On another note, children may be interested in creating their own Oobleck by mixing cornstarch, water and food coloring to create a true semi-sold said to resemble the Oobleck from the book.

The Terrifying Building in Eyeville

Posted by Amy Solomon on July 2nd, 2013
+ Universal App - Designed for iPhone and iPad

The Terrifying Building in Eyeville is a thoughtfully written and wonderfully illustrated children’s storybook app.

This is a very personal storybook developed by Joel Grondrup as his daughter was diagnosed with retinoblastoma, a rare cancer of the retina.

The Terrifying Building in Eyeville is an allegory for this cancer as a small man named Kanser arrives in Eyetown after falling off the back of a truck during a rain storm. He knocks on the door of Mr. Nice and asks if he can start building onto Mr. Nice’s home as he is a traveling builder who looks for houses to build onto.

Mr. Nice allows Kanser into his home where Kanser takes over building, spreading his strange project throughout the house, building upwards and outwards, affecting the entire community until Eyeville has to be removed to protect the entire country - a sad loss for all, but tolerable as another Eyeville, a town exactly like the first, can now be called home.

I can’t say enough about how impressive this story is. The illustrations are wonderful, quirky and stylized. The included narration is excellent, clear and easy to listen to, and the character of Mr. Nice is well developed.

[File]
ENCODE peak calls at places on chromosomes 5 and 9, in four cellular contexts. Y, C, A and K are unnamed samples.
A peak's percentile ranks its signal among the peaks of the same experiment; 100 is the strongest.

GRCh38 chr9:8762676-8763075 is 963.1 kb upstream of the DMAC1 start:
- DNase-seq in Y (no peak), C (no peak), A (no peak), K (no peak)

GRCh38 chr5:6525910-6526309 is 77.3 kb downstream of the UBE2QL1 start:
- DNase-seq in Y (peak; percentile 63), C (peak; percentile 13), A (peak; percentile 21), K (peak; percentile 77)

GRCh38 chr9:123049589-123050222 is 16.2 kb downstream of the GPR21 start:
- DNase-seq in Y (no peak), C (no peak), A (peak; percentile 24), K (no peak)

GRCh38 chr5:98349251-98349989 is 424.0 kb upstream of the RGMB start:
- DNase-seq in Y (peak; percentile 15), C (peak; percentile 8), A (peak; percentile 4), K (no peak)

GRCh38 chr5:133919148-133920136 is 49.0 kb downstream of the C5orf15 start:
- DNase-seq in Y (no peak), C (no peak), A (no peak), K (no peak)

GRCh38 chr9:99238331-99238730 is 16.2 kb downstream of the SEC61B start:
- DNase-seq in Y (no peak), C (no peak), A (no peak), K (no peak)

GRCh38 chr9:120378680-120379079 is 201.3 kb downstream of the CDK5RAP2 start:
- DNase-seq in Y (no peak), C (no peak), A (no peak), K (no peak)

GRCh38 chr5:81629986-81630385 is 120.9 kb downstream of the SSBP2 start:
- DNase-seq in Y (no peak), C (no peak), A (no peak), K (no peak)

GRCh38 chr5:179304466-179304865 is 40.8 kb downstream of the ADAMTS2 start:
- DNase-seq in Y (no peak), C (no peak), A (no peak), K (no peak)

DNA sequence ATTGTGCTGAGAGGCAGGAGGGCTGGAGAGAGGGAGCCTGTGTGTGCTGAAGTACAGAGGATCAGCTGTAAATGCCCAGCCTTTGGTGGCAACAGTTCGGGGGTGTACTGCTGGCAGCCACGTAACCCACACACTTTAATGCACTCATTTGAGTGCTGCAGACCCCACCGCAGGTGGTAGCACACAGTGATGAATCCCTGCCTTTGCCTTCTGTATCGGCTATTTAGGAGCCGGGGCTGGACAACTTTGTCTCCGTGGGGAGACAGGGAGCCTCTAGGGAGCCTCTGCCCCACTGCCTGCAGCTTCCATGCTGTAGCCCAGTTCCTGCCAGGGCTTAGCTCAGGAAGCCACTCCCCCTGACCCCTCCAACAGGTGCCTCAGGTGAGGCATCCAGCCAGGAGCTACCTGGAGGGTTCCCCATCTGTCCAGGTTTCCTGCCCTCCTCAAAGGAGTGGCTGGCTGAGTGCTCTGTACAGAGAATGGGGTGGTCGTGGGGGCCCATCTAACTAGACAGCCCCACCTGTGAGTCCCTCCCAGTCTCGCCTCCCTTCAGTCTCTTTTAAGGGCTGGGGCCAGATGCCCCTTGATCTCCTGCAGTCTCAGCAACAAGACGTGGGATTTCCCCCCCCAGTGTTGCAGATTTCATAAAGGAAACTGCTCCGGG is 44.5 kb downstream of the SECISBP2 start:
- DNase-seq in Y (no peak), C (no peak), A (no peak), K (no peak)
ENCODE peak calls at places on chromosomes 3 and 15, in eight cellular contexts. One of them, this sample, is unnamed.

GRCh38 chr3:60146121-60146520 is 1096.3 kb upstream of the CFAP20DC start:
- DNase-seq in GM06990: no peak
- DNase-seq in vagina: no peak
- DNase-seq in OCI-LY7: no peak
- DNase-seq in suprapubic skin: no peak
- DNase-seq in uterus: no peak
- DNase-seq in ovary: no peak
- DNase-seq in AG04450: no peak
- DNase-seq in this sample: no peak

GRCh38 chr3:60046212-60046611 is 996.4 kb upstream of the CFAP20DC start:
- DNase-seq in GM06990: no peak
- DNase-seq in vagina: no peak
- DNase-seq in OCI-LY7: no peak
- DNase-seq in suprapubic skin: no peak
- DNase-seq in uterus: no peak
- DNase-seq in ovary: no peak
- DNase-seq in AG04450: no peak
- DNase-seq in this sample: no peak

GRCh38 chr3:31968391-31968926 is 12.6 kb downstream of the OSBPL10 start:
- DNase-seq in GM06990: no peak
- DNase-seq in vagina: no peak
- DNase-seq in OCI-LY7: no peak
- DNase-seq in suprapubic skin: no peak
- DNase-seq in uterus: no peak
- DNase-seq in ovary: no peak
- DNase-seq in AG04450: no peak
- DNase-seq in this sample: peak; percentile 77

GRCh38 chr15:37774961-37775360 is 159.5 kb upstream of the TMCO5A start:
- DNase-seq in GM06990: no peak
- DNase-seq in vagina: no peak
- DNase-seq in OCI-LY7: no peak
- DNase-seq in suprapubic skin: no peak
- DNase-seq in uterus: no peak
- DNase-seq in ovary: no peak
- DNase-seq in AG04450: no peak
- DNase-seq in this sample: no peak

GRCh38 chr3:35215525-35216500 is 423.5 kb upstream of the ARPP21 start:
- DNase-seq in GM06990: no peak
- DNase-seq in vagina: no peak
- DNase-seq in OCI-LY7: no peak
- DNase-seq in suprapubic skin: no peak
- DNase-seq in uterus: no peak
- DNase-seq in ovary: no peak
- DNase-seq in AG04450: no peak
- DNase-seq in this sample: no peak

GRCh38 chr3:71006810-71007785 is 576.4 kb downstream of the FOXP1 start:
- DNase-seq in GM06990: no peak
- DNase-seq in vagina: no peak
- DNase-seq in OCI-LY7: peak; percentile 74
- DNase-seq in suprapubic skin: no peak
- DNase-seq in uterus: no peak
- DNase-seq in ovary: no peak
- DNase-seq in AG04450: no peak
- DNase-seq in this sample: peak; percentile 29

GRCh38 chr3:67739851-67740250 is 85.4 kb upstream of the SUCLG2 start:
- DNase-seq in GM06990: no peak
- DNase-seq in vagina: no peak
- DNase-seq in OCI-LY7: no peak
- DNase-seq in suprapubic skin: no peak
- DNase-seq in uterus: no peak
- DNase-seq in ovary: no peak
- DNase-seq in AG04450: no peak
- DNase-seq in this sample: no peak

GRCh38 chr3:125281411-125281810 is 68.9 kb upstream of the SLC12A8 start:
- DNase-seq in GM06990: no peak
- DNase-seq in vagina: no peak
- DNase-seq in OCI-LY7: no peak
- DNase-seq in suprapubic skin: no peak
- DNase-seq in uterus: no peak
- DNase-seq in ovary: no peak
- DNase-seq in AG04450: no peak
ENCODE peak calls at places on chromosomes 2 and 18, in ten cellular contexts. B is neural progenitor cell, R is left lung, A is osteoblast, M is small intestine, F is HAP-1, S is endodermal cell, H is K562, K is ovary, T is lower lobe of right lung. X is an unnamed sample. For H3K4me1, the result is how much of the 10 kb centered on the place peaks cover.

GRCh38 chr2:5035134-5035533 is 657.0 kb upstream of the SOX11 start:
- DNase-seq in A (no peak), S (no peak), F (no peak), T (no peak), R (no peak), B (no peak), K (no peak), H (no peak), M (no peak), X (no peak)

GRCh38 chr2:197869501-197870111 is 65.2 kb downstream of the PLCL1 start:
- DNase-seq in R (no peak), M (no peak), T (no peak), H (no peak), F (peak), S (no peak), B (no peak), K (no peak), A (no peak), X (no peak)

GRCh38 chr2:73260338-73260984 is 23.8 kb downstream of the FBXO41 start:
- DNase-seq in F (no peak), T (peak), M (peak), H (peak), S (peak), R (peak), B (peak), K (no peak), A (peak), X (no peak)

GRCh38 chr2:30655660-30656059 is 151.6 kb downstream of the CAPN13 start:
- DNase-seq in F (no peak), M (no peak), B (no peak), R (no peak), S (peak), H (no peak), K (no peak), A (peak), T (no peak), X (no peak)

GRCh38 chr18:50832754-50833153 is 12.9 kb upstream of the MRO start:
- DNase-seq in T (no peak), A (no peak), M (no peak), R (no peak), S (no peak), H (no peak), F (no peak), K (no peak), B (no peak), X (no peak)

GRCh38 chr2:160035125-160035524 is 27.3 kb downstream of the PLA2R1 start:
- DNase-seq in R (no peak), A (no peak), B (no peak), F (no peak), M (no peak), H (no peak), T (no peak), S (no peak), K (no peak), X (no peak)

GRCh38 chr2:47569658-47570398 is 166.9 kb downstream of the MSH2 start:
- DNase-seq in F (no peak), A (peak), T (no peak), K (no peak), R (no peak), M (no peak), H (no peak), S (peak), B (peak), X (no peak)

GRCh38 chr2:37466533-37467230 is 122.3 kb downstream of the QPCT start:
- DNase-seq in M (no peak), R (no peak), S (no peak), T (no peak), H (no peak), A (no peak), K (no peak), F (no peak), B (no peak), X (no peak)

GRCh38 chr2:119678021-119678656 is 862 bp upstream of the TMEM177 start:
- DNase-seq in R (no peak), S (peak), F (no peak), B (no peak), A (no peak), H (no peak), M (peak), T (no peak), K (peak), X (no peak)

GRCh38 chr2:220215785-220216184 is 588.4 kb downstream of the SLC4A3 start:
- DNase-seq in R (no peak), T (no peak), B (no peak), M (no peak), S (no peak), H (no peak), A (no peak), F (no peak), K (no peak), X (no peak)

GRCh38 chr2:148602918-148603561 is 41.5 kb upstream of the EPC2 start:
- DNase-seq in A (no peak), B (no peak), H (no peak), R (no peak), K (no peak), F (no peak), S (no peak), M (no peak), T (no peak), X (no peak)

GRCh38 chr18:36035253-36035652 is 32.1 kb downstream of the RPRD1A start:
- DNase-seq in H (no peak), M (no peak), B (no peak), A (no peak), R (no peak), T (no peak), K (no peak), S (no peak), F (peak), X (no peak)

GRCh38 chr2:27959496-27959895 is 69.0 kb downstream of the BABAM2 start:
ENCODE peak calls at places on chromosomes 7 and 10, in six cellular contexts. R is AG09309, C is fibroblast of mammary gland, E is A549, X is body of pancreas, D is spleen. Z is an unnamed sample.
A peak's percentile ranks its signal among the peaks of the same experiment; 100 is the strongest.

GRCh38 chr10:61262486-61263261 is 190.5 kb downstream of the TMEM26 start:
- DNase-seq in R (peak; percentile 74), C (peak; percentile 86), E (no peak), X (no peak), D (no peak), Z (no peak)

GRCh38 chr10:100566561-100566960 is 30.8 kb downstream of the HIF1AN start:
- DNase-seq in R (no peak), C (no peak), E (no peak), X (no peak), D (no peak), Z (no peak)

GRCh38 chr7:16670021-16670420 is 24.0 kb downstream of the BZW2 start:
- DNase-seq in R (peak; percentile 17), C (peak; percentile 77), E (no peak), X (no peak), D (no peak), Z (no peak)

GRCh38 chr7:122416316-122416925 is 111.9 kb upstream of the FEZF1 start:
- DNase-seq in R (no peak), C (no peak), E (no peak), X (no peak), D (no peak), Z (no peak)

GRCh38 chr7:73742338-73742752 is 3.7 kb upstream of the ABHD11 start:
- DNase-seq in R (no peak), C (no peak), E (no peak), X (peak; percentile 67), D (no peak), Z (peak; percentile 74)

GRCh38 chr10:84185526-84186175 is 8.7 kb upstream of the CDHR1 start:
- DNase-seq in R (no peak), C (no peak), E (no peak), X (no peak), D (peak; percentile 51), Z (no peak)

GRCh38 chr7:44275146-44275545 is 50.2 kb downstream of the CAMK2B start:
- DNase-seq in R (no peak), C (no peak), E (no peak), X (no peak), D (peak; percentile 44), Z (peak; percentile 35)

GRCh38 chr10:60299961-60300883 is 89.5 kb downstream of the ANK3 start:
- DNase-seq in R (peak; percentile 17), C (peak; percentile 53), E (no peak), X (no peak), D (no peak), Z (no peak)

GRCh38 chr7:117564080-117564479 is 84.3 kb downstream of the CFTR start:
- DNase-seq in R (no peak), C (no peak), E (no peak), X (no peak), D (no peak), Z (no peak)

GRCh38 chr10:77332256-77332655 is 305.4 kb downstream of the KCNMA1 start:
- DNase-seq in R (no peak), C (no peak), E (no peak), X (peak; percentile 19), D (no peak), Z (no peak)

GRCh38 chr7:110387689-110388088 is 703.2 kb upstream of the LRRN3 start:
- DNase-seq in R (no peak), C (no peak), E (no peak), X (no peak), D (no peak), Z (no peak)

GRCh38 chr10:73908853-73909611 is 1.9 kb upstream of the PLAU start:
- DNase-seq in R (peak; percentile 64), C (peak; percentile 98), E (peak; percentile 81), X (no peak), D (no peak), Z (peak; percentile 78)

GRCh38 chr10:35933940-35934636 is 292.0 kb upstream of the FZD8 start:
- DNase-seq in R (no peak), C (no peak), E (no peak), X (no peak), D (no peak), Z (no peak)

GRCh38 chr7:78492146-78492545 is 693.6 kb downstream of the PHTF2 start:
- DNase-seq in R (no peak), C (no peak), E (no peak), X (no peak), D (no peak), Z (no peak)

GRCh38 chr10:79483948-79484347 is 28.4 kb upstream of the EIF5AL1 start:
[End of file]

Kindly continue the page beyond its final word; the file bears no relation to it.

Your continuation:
The storyline of this tale is well thought out, with a beginning, middle and end which may seem obvious, yet my experience with other children’s stories is that not all writers have a handle on a dramatic structure, so when so very well done, it is worth pointing out.

I praise Grondrup’s ability to create the character of Kanser who is definitely ominous and foreboding - possibly more so for adults and older children who can see the ties to cancer, but without being overwhelming for young children.

The sadness of the devastation of cancer is also touched upon here with wonderful grace, again never maudlin or overly upsetting, yet quite moving in this town’s sad acceptance of their loss of Eyetown.

The layers of metaphor are very well incorporated without being over the top, such as the hero of this story being President Sharp, who organizes the removal of Eyeville for the good of the country when Kanser tried to build down the road, representing to me the spread of cancer to the ocular nerve, and surgical cure - that being the removal of the eyeball.

I have great ambivalence in critiquing this personal and in most regards is perfectly realized storybook, especially as this tale is not explicitly to be looked at as the perfect allegory for this disease. It gives me pause, However that Mr. Nice allows Kanser into his home, wanting in some way to help Kanser, as this allows the building to begin - even though express permission is never granted.

I actually find it quite captivating and a little sad how things became out of control after Mr. Nice takes a blind eye to Kanser’s antics - an excellent metaphor for finding a concerning lump or unusual bruising and making the assumption that it will just stop on its own, as failing to act on signs of possible cancer is not desirable.

I do wonder, however, if there are unintended messages about “nice” people or kids getting cancer because Mr. Nice does not stop Kanser, as he hated to say “No” and make people feel sad.